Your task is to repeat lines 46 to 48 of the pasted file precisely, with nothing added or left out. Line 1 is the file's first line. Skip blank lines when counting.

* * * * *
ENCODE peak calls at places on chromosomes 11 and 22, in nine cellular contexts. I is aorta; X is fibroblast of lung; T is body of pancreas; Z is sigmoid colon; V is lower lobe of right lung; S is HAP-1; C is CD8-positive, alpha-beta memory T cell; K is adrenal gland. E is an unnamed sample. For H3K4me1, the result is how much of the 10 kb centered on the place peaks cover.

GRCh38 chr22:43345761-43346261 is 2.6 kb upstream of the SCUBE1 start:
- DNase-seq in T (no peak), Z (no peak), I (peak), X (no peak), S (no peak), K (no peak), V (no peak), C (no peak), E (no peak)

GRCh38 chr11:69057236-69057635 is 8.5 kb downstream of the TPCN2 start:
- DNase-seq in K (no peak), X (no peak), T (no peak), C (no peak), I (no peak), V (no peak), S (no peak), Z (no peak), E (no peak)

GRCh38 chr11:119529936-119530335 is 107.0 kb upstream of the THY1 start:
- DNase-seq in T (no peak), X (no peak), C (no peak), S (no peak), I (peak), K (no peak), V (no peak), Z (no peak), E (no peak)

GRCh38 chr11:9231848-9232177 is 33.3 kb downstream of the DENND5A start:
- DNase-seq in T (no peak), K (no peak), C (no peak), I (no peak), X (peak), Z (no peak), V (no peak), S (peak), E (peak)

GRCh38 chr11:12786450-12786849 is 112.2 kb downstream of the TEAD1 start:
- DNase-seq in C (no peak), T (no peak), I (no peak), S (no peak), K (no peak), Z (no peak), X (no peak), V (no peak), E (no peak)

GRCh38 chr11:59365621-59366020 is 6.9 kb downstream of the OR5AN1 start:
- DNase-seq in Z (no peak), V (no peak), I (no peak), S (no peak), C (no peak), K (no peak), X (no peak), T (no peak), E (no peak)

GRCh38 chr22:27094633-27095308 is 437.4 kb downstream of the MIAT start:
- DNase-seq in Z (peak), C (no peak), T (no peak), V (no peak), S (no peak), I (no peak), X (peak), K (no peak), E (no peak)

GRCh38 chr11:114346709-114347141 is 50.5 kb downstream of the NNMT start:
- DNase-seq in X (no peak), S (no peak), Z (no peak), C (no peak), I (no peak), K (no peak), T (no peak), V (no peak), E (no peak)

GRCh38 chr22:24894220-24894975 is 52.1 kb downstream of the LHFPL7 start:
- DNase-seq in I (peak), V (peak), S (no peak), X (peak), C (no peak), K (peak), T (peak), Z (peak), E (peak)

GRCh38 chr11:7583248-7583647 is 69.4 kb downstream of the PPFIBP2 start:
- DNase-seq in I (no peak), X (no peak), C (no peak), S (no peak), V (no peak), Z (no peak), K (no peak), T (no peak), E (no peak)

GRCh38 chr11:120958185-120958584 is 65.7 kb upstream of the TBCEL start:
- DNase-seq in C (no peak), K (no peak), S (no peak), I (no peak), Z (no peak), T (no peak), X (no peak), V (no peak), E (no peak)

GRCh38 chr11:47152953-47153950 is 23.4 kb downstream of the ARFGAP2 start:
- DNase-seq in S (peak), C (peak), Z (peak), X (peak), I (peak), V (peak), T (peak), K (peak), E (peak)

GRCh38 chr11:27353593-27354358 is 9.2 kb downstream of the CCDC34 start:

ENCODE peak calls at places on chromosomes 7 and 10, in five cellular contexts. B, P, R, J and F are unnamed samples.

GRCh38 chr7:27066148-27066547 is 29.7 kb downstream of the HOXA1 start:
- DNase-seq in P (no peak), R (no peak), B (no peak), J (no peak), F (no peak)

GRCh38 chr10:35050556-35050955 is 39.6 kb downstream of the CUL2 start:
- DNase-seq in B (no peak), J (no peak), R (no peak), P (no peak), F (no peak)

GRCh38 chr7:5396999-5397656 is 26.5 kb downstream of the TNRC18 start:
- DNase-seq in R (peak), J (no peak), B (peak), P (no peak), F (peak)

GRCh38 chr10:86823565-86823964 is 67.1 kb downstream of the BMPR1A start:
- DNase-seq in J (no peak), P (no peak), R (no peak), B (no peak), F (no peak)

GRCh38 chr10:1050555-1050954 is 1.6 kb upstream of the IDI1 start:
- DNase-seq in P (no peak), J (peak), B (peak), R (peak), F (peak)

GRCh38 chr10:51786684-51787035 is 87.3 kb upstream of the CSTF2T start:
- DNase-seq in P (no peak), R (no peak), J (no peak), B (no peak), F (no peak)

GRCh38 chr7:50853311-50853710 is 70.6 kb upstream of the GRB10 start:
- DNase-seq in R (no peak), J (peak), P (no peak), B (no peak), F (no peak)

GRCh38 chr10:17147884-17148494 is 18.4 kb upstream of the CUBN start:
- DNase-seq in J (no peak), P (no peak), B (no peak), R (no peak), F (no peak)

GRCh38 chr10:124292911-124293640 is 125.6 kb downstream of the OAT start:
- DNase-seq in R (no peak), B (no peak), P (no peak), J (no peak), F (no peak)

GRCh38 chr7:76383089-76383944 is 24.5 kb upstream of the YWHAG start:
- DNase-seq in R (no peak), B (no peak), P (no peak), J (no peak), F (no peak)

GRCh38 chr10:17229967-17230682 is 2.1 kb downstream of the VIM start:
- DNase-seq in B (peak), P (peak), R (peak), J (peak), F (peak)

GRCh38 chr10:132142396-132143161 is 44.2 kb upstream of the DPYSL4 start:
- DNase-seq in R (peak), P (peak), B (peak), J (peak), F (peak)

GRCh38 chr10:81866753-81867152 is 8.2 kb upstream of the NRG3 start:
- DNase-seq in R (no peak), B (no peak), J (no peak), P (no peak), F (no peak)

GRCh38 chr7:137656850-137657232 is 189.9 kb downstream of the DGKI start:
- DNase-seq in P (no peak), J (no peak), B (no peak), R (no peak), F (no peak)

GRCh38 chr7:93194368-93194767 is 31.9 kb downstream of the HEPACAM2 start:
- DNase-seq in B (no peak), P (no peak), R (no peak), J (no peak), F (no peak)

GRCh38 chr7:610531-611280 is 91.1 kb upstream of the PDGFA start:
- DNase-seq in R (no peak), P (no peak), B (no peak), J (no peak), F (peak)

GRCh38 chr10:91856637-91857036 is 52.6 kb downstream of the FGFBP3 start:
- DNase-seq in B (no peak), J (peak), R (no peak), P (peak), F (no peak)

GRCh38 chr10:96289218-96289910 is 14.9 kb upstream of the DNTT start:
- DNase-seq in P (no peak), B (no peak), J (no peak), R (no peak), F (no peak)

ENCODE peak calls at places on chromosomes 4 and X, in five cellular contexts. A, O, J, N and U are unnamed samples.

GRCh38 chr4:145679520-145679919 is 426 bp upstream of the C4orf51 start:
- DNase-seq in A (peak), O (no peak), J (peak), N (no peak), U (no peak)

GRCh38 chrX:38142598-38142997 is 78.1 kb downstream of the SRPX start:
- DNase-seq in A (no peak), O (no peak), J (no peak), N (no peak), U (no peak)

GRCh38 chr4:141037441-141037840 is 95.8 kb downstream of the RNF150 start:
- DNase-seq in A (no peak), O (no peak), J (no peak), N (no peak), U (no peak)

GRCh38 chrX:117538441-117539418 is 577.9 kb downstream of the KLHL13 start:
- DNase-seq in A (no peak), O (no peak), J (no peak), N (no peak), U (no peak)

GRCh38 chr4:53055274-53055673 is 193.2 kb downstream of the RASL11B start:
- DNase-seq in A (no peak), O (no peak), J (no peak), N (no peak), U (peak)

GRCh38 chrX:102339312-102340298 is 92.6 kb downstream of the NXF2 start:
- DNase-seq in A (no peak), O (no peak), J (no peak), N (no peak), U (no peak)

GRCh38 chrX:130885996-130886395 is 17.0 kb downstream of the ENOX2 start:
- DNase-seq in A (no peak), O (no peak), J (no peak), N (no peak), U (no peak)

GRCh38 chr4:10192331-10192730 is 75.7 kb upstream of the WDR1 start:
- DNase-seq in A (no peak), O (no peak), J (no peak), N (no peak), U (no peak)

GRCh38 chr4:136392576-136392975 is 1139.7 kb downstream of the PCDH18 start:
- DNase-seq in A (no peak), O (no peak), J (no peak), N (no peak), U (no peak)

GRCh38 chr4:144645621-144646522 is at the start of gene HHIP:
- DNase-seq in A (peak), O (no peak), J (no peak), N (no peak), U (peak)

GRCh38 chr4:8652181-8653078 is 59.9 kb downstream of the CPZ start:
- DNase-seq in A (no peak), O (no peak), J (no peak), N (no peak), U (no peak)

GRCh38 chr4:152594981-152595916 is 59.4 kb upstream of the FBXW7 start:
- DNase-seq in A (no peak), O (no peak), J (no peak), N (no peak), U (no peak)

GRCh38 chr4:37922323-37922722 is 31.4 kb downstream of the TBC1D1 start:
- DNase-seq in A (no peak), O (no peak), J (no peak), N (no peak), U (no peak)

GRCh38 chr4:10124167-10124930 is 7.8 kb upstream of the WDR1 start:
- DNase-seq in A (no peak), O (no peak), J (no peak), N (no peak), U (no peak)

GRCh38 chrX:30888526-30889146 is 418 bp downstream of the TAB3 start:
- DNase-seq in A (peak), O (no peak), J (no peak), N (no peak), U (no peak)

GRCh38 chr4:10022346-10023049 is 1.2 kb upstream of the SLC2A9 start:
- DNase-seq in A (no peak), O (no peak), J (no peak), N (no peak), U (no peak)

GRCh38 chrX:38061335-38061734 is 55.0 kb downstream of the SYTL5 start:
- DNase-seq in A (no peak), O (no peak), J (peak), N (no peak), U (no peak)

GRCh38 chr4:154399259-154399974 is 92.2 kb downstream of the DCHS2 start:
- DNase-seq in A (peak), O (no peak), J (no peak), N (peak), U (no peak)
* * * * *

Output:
GRCh38 chr7:76383089-76383944 is 24.5 kb upstream of the YWHAG start:
- DNase-seq in R (no peak), B (no peak), P (no peak), J (no peak), F (no peak)

GRCh38 chr10:17229967-17230682 is 2.1 kb downstream of the VIM start: